They walked back down together. Brent saw a steaming plate of chicken and rice sitting on the table. The food Sam had ordered him? Odd, he thought.
As they came in together Sam growled, “Well, well. Look who came back.”
“Just ignore him,” the woman said. The two sat down at the table together. Brent, hungry as he was, managed to restrain himself. He offered her the meal. She refused.
“Well, you mind if I eat?”
“Not at all.”
It took everything he had to remember his manners. He was starving.
“So, what’s your name?” Brent asked, chewing.
Her smell, Brent thought, was intoxicating. He studied her as they talked. Her skirt and blouse were modest her skin soft and pale. Her personality was sweet and accommodating. Whenever he made a joke, she would throw her head back, expose her neck and laugh. Brent felt he was talking to a girl he had known a very long time.
“So, what do you do for a living?” she asked.
As she spoke, Sophie peeked her head out of the side room, caught Brent’s attention and gave him a nod.
What do I do for a living? Brent heard himself gasp. Memories were gleaming through his brain.
“What’s the matter?” she said.
“It’s wild,” he said. “I woke up with heavy amnesia–but I was into our conversation and forgot about it.”
“Forgot about your amnesia?”
“Yeah. But something came back.”
She just sat there, watching him with a worried look.
“An appointment,” he said. “Yes, an appointment–but then something awful happened.”
“I don’t know,” he said.
“You do,” said Sophie, making her way out again.
Brent’s heartbeat quickened; he was just on the cusp of remembering everything. He rose and said to Sophie, “What is it? Tell me!”
Sam, his face red, screamed at Sophie, “We’ve been over this a thousand times, now keep your mouth shut. This isn’t your place. Get out of here!”
Startled, she ran back out.
“Why’d you do that?!” yelled Brent. “Look, Sarah, I’ve had it with this place. I’m leaving, come with me.”
“No,” Sarah said in a now distant and lifeless voice. She got up and walked over to Sam. She put her arm around his waist and said to Brent, “You should stay with us.”
“Sarah? What are you doing? Are you teasing me?”
“You should stay, it’s absolutely terrible out there,” replied Sarah.
“What the hell is this?”
“You’re free to leave, but you we know you won’t,” said Sam.
“What do you mean!?”
Sam turned and looked at Sarah, then back at Brent. “We’ll be direct. You’re a prisoner. Our prisoner.”
“Prisoner?” said Brent.
“Yes. We’re prison guards, the non-physical kind. That is, we don’t believe in using force, tying people down or making them do anything against their will. Sarah and I are deeply nonviolent people. Just like everyone else these days.”
Sam paused and stared at him a moment, “You’ve been here longer than one night, Brent.”
Brent swallowed. He knew in his soul that this was true. He took a deep breath and asked, “What day is it?”
“We’d never force you to stay here. But nevertheless, here you will remain.”
“Answer my question. What day is it?!”
“It doesn’t really matter what day it is anymore. The only the thing that matters is how long you’ve been here.”
“In this bar? What? How long? Tell me!”
“Years? No way. It’s not possible.”
“Coming up on three, to be accurate. And that’s just the starting point, you’ll be here much longer than that. Our shift is about to end for the day. We’ll leave and go home. But you won’t.”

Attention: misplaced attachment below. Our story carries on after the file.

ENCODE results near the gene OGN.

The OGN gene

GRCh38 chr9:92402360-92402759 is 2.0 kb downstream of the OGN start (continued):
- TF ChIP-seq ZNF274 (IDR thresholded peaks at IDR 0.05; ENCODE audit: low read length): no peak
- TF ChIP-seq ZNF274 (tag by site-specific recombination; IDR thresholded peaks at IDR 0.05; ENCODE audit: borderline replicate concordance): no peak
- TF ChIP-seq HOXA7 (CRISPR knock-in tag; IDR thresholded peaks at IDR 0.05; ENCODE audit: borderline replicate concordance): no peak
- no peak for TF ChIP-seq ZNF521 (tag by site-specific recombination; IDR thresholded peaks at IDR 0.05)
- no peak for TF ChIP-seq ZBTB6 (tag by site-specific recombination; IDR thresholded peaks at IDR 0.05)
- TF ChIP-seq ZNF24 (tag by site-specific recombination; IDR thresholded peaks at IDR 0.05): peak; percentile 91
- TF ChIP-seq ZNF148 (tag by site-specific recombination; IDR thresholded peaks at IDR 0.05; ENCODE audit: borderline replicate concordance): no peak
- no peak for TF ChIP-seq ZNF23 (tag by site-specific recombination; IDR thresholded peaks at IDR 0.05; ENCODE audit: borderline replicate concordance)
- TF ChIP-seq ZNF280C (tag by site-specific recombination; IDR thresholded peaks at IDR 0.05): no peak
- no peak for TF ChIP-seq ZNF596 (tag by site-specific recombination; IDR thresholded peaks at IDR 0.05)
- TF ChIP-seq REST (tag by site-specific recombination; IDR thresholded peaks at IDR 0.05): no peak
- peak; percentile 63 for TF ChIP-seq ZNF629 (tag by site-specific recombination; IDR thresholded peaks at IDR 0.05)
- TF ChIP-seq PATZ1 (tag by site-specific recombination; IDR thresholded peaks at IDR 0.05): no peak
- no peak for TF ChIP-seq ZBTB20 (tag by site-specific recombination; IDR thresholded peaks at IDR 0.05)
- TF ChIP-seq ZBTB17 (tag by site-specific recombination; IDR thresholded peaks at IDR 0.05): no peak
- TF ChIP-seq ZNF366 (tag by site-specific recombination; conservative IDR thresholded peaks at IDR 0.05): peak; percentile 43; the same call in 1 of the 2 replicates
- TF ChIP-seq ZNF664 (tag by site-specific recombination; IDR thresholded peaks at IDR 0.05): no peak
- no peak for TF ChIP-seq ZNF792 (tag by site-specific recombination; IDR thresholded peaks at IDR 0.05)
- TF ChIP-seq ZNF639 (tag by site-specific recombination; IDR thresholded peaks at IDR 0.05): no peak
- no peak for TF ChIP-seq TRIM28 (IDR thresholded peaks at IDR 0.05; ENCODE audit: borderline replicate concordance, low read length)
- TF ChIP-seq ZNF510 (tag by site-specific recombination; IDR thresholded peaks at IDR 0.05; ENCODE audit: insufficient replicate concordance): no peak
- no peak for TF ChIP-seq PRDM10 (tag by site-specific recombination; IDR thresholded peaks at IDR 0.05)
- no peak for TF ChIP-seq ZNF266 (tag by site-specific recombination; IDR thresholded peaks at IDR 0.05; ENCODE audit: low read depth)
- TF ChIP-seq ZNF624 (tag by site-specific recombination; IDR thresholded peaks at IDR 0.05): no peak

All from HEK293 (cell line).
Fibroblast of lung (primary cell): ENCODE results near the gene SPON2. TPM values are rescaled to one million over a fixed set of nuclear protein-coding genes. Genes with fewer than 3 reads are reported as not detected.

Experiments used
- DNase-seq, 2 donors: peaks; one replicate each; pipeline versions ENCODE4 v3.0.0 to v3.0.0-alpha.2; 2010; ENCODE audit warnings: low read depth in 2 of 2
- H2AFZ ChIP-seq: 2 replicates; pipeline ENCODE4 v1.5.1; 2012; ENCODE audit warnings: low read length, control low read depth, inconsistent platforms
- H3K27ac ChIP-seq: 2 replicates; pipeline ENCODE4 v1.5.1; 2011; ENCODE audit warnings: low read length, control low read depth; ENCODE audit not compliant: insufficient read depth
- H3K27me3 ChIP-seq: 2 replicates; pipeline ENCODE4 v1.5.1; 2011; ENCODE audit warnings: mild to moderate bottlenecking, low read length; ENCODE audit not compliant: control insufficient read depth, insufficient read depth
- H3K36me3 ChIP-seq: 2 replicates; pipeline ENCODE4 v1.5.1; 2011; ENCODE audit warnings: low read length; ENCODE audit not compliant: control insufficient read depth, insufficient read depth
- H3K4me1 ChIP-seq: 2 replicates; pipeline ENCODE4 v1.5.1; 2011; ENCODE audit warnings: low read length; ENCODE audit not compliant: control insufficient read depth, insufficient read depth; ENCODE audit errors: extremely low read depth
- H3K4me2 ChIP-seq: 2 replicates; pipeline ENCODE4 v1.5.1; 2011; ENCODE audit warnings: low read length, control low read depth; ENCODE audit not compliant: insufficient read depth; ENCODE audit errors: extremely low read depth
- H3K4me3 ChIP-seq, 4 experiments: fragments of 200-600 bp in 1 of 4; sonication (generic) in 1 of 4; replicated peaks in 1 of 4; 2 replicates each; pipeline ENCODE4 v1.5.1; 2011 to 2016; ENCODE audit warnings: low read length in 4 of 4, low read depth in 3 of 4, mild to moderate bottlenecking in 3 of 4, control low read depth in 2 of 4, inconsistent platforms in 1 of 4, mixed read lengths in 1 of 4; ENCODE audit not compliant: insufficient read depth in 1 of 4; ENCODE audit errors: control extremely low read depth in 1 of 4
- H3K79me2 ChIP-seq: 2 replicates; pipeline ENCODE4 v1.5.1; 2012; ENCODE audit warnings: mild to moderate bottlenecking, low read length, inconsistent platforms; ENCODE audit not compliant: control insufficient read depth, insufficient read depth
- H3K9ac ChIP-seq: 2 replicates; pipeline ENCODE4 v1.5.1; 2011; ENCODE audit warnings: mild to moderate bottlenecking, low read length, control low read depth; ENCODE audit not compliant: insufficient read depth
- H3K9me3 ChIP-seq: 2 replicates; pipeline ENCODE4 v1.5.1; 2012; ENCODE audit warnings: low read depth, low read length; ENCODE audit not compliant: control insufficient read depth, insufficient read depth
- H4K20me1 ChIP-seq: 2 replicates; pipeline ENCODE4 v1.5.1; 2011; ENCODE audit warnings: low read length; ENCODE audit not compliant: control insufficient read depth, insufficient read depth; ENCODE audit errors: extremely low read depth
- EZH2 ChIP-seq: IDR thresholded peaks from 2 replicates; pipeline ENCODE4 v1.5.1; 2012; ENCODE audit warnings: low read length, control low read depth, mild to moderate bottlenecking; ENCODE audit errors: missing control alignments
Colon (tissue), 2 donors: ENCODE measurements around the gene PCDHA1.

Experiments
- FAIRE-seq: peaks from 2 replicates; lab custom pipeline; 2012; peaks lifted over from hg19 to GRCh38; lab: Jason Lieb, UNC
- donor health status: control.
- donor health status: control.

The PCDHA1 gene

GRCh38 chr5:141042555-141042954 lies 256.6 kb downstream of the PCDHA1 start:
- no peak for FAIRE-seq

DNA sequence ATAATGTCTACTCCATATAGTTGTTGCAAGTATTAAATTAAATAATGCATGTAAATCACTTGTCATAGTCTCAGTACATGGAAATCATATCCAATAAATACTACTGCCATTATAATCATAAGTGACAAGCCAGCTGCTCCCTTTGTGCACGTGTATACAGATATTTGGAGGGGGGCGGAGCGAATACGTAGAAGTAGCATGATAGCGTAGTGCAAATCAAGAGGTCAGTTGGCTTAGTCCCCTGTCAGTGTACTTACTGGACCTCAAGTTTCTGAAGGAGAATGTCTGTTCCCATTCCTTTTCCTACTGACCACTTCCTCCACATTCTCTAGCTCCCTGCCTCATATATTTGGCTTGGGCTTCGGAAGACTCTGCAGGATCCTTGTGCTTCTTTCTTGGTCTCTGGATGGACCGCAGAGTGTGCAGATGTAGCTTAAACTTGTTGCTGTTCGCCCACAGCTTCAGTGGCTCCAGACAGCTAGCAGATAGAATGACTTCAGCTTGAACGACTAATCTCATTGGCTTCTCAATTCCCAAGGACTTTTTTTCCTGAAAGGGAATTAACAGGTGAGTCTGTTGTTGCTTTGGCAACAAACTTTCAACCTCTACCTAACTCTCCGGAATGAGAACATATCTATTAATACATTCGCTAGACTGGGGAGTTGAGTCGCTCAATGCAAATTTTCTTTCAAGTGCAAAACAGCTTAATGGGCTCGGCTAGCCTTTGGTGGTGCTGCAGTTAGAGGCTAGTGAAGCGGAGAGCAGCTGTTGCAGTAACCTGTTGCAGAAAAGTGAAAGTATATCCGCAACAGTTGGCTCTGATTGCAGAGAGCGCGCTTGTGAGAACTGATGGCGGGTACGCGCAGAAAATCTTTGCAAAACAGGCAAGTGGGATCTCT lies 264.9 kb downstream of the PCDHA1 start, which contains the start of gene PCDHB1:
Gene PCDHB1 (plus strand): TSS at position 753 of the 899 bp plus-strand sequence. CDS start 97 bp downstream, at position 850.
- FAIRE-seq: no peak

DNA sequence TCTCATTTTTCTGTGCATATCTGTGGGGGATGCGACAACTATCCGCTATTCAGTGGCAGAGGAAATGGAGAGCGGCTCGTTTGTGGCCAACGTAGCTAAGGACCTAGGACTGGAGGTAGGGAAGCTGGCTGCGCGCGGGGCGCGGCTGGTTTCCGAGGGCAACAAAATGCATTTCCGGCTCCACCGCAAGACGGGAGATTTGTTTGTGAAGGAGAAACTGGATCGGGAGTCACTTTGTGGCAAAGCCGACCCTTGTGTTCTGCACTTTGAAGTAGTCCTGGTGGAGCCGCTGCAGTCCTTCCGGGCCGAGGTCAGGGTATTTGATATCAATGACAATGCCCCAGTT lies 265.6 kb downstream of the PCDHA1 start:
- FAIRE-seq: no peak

“What? You said I was free to go. Damnit, I will go!”
“Brent, it doesn’t matter. Once you go upstairs and step outside, you won’t have the courage to leave. We know this. Your conscience will hit you like a bolt of lightning. You let everyone down. It’s not what you did, rather what you failed to do. You were given something special, but you didn’t live up to it and we’ve all had to pay the consequence. This is your retribution. Your memory is filling in the blanks and when you step outside you will see plainly. But it doesn’t matter. You’ll be ours again soon.”
“What . . . what is it?! I’m not a bad person!”
“We’ve given you a tablet. It’s in a small slit on your left coat lapel. It’s a memory-erasing drug.”
Brent felt his lapel. There it was. A small bump.
“I don’t believe you. You’re insane both of you. I’m outa here.”
Brent darted out of the bar and up the stairs. He stormed through the lobby and threw open the double doors. The sun blinded him. As his eyes adjusted, he could make out the setting: outright devastation, not one building standing, rubble running all the way to the horizon. The scene sparked, in the recesses of his mind, a final recollection. New appointment. Department of Defense. Secretary Stein. His crew had been gearing up for a massive conflict.
Oh God. It had never been real, any of it. It was all a sham. All that intellectual posturing, all that talk about peace, it was just a power grab. That’s all those devils ever wanted. God, I feel sick. I could have let the President know what I felt. He would have listened. He was clueless. But I stood back and let it happen, like a frozen animal, let it all happen. War . . . total war!
Brent was gasping for air when a bold of agony hit him. Pain like a thousand bullets, from every angle. He dropped to his knees and vomited on the pavement. He fell back onto the street writhing in terror. Clutching for the tablet in his lapel, he pulled it through the slit, popped it in his mouth, and gulped it down. It wasn’t long before the soporific took him. He got up and staggered back down the stairs.
Three blurred faces were waiting.
“Look, it’s our old friend. Did you miss us?” Sam said with a grin. “Why don’t you come in and have a seat?”
“It can’t be true,” said Brent. He stumbled further inside, the room swirling around him. He found his way into a booth, lay his forearms on the table and dropped his head onto them.
As his mind slipped into darkness, Sophie whispered, “Tomorrow.”